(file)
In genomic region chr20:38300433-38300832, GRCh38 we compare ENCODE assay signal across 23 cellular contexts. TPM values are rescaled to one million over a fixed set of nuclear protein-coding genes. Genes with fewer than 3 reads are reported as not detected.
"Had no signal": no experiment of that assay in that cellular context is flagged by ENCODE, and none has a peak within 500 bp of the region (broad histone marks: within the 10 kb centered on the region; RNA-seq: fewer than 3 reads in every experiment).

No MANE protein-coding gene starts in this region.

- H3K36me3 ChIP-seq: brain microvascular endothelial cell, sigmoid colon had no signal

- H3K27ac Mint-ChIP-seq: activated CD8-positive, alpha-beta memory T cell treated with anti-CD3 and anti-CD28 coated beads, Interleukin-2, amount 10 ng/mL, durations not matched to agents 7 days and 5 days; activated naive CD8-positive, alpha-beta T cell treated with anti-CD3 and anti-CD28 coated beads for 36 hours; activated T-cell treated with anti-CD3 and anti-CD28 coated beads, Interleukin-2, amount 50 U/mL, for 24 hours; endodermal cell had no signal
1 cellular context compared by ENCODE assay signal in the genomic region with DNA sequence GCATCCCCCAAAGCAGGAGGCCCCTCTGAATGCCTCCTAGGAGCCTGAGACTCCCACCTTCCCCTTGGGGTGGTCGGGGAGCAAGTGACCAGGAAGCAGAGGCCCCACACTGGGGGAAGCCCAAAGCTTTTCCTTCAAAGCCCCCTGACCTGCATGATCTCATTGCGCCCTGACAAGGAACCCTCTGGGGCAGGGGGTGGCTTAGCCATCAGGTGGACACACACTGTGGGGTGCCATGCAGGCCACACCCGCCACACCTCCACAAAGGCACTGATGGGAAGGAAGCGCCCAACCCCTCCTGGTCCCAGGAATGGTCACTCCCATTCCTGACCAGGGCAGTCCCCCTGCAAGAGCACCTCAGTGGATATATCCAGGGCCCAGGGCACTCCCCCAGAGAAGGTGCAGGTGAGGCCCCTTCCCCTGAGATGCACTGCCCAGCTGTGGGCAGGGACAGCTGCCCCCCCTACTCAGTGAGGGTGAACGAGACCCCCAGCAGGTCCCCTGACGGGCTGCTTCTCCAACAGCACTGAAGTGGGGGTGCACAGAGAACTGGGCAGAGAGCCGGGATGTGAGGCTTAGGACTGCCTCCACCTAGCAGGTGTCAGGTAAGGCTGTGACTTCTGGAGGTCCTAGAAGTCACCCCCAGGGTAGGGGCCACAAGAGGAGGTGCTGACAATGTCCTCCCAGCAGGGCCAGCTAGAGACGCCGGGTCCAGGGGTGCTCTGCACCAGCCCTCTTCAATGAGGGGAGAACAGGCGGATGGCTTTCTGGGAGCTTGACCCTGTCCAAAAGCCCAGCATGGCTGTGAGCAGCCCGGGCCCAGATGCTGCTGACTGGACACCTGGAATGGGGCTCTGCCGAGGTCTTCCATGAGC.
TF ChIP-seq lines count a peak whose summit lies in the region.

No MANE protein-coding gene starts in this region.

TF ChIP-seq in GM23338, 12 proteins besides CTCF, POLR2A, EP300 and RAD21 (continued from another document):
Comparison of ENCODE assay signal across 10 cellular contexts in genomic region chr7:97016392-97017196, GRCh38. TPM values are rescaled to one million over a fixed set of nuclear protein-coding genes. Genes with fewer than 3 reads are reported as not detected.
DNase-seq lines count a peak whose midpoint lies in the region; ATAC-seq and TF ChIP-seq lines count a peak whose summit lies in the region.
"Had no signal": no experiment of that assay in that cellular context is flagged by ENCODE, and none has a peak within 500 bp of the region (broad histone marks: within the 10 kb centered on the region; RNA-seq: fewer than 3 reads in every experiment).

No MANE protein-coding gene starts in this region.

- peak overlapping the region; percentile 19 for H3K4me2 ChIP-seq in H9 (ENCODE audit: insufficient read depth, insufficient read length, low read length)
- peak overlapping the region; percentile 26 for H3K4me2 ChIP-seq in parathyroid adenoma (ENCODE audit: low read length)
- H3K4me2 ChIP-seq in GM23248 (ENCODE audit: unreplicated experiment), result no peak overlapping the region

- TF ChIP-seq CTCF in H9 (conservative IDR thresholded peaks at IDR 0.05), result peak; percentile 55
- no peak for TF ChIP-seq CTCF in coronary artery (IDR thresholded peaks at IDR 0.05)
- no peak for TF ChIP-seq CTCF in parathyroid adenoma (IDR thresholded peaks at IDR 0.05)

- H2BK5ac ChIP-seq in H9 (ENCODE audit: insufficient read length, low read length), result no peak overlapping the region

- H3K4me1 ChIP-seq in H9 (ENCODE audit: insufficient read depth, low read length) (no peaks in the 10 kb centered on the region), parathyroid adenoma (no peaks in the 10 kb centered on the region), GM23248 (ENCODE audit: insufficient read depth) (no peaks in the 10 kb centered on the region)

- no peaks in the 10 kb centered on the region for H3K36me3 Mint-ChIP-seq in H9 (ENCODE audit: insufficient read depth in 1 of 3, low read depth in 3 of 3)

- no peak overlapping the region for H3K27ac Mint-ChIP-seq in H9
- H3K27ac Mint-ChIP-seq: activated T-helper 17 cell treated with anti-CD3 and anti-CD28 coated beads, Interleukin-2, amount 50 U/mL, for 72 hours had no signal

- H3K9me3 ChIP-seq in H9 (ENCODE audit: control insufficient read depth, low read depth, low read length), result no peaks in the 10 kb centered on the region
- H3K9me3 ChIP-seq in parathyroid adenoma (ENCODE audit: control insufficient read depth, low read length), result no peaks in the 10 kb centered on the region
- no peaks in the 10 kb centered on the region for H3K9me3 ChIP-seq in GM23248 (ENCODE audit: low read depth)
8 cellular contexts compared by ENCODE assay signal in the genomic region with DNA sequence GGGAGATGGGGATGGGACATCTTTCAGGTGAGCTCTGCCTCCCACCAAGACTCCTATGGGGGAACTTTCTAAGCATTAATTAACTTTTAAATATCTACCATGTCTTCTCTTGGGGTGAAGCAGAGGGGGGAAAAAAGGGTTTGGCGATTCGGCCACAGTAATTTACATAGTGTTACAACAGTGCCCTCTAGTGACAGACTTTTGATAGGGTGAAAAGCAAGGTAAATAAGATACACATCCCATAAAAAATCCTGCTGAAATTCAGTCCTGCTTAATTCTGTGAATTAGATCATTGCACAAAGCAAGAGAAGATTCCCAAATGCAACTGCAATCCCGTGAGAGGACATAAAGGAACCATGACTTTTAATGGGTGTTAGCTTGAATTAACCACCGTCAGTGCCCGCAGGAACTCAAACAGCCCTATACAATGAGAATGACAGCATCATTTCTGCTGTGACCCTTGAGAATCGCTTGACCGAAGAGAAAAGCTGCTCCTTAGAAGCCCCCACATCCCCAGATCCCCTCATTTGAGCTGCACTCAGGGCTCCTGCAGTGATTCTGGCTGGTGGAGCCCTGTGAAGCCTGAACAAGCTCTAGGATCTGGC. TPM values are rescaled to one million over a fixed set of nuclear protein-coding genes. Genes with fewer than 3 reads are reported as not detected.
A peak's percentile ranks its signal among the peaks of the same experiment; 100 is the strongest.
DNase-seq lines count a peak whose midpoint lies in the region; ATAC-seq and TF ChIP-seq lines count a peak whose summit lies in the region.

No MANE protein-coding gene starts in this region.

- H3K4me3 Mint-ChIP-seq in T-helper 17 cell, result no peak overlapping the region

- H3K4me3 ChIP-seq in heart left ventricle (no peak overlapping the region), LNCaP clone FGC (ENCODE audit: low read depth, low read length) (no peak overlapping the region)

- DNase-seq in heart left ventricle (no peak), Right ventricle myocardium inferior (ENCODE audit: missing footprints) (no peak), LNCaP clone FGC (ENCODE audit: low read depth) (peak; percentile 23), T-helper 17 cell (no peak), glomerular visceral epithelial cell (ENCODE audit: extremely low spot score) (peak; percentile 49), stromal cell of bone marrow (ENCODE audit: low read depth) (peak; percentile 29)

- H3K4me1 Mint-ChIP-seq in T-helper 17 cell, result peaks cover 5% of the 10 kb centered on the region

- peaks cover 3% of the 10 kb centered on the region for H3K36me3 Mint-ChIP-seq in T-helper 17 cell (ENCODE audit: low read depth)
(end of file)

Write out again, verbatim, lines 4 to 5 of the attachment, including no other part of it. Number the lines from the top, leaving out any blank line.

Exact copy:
- H3K36me3 ChIP-seq: brain microvascular endothelial cell, sigmoid colon had no signal

- H3K27ac Mint-ChIP-seq: activated CD8-positive, alpha-beta memory T cell treated with anti-CD3 and anti-CD28 coated beads, Interleukin-2, amount 10 ng/mL, durations not matched to agents 7 days and 5 days; activated naive CD8-positive, alpha-beta T cell treated with anti-CD3 and anti-CD28 coated beads for 36 hours; activated T-cell treated with anti-CD3 and anti-CD28 coated beads, Interleukin-2, amount 50 U/mL, for 24 hours; endodermal cell had no signal